By Dan Hounsell, Editor
How well do you know your organization's information technology (IT) director? The question is not nearly as random as it might seem, especially given the advance of digital technology into almost every area of maintenance and operations in institutional and commercial facilities.
If the answer to the question is, "Not very well," the first step should be to get to know that person better because he or she is likely to become a much more prominent influence in maintenance and engineering departments. What is behind this growing IT influence in facilities? The rise of digital data.
Managers have come to rely more heavily on the digital data housed in their computerized maintenance management systems (CMMS) to enhance worker productivity, make smarter decisions, and improve the department's overall performance. In turn, organizations are trying to identify waste, cut costs, and operate more energy efficiently by tapping into data — from CMMS, but also from software that controls and optimizes such areas as HVAC, power-distribution, and lighting systems.
One driver in this growing demand for digital data is sustainability. Armed with goals of sustainability programs aimed at curtailing energy use and using resources and materials more wisely, organizations are analyzing data from every area of their facilities to identify the mismanagement of materials and operate more sustainably.
As sustainability efforts expand and organizations seek more data, the CMMS increasingly will have to share data with numerous applications throughout the organization, and other parties in the organization will demand an efficient and productive CMMS.
Maintenance and engineering managers who are unable to meet such demands might find that others in the organization — the IT department, in many cases — will have a greater influence over changes to the structure and integration of the CMMS in ways that benefit of the organization.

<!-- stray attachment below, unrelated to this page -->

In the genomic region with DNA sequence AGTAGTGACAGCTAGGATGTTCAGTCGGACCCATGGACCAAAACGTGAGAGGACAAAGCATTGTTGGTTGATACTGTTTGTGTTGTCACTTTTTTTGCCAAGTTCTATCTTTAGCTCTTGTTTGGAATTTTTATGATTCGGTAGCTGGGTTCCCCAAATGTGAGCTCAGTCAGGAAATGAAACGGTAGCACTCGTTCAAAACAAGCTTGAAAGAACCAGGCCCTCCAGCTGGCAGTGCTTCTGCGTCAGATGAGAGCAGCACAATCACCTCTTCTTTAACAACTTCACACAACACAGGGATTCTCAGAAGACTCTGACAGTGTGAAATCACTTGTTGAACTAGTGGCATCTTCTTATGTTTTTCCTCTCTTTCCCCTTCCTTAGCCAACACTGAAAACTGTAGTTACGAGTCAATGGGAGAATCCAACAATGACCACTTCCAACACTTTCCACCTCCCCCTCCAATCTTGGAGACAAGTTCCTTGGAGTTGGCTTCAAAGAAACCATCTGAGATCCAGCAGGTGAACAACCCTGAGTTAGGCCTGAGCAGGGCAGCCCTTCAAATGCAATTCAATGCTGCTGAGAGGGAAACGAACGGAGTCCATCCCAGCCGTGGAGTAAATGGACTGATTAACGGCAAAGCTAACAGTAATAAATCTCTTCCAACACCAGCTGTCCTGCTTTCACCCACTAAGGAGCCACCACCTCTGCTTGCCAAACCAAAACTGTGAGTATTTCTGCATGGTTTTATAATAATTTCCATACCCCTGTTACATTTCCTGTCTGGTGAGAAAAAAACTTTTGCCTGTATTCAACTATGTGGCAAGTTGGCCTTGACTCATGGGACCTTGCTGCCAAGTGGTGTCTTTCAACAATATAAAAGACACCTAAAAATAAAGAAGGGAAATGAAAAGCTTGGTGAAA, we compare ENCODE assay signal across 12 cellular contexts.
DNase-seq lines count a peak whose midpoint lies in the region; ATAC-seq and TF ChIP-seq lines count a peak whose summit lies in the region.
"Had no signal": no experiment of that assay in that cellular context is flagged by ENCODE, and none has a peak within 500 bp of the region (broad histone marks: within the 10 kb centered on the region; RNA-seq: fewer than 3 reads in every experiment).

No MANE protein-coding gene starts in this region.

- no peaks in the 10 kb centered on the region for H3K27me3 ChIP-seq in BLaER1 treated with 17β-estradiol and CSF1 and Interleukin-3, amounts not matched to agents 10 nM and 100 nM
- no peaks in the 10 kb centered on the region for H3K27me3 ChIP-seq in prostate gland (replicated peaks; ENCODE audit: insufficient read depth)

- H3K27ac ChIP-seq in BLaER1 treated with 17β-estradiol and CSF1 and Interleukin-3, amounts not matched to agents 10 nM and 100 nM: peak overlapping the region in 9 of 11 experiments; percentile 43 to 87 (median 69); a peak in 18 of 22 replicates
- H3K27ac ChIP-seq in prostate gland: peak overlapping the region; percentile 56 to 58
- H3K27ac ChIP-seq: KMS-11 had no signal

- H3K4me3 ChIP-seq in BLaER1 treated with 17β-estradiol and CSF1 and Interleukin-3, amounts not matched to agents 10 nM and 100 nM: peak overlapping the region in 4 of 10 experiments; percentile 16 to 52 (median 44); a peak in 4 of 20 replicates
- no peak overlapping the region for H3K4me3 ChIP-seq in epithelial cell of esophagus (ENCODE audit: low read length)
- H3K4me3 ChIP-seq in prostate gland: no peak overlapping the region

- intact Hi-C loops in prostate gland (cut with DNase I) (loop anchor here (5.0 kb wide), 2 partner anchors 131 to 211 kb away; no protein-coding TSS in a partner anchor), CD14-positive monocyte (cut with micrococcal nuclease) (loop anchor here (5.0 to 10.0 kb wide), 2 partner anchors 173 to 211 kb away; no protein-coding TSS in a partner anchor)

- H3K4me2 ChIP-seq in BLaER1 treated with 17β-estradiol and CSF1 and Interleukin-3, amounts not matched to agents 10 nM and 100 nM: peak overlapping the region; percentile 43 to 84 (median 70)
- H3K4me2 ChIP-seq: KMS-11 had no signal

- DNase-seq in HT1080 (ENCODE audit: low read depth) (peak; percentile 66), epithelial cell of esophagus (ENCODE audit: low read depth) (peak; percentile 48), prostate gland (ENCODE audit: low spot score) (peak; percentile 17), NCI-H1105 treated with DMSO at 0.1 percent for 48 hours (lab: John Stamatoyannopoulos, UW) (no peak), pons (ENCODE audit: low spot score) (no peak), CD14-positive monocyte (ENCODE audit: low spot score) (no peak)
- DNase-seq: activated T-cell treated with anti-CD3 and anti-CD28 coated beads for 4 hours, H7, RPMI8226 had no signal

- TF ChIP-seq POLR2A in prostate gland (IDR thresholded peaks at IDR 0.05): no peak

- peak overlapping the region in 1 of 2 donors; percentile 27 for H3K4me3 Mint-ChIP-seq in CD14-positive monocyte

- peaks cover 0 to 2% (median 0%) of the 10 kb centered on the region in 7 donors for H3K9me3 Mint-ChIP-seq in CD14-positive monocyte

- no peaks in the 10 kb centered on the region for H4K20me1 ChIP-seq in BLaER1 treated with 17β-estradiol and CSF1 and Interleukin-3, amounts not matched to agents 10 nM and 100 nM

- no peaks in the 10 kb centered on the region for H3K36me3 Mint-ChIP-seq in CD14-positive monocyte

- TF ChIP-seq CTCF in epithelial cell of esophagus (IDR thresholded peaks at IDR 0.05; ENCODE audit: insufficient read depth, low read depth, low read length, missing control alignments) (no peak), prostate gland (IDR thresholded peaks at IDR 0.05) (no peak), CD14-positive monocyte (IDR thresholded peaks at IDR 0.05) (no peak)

And with the inevitable advances in technology — software upgrades, greater mobility, expanding capabilities at all levels, etc. — managers who do not keep pace with change are likely to find themselves on the outside looking in.
What can managers do to remain ensure they and their departments remain vital players in facility decision-making?
Know your CMMS better than anyone. By understanding its strengths, weaknesses, and capacity to adapt and expand, managers can better influence its role in the future of the organization.
Know the players in the process. Understand the roles of the IT director and everyone else with a stake in the way different pieces of facilities technology are converging and integrating. These players also include other software applications — building automation, energy management, purchasing, and human resources.
Use the CMMS to demonstrate success. Perhaps the greatest challenge for managers involves demonstrating the contributions of their departments to the overall success of the organization. As the single most important link to other departments and their missions, the CMMS must be managers' top priority to meet the challenges of the digital era head-on.
Dan Hounsell offers observations about trends in maintenance and engineering management and the evolving role of managers in facilities.